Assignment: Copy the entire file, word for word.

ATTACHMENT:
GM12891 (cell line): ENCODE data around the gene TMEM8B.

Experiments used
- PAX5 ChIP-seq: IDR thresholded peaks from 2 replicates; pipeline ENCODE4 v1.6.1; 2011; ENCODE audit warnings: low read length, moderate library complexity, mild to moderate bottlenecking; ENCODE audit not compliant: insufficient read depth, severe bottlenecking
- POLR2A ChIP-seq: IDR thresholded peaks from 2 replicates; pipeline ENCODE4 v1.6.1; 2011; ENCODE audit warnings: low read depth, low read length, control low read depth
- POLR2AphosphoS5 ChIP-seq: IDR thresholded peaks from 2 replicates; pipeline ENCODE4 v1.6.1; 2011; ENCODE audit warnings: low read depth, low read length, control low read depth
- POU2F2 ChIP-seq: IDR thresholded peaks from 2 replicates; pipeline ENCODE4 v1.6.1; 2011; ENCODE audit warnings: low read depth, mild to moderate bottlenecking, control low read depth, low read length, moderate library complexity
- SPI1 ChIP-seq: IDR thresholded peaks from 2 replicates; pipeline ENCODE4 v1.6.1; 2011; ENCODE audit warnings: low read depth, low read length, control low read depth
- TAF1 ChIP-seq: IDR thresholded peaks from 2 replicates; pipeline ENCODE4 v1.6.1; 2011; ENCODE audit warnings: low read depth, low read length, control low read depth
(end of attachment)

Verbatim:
GM12891 (cell line): ENCODE data around the gene TMEM8B.

Experiments used
- PAX5 ChIP-seq: IDR thresholded peaks from 2 replicates; pipeline ENCODE4 v1.6.1; 2011; ENCODE audit warnings: low read length, moderate library complexity, mild to moderate bottlenecking; ENCODE audit not compliant: insufficient read depth, severe bottlenecking
- POLR2A ChIP-seq: IDR thresholded peaks from 2 replicates; pipeline ENCODE4 v1.6.1; 2011; ENCODE audit warnings: low read depth, low read length, control low read depth
- POLR2AphosphoS5 ChIP-seq: IDR thresholded peaks from 2 replicates; pipeline ENCODE4 v1.6.1; 2011; ENCODE audit warnings: low read depth, low read length, control low read depth
- POU2F2 ChIP-seq: IDR thresholded peaks from 2 replicates; pipeline ENCODE4 v1.6.1; 2011; ENCODE audit warnings: low read depth, mild to moderate bottlenecking, control low read depth, low read length, moderate library complexity
- SPI1 ChIP-seq: IDR thresholded peaks from 2 replicates; pipeline ENCODE4 v1.6.1; 2011; ENCODE audit warnings: low read depth, low read length, control low read depth
- TAF1 ChIP-seq: IDR thresholded peaks from 2 replicates; pipeline ENCODE4 v1.6.1; 2011; ENCODE audit warnings: low read depth, low read length, control low read depth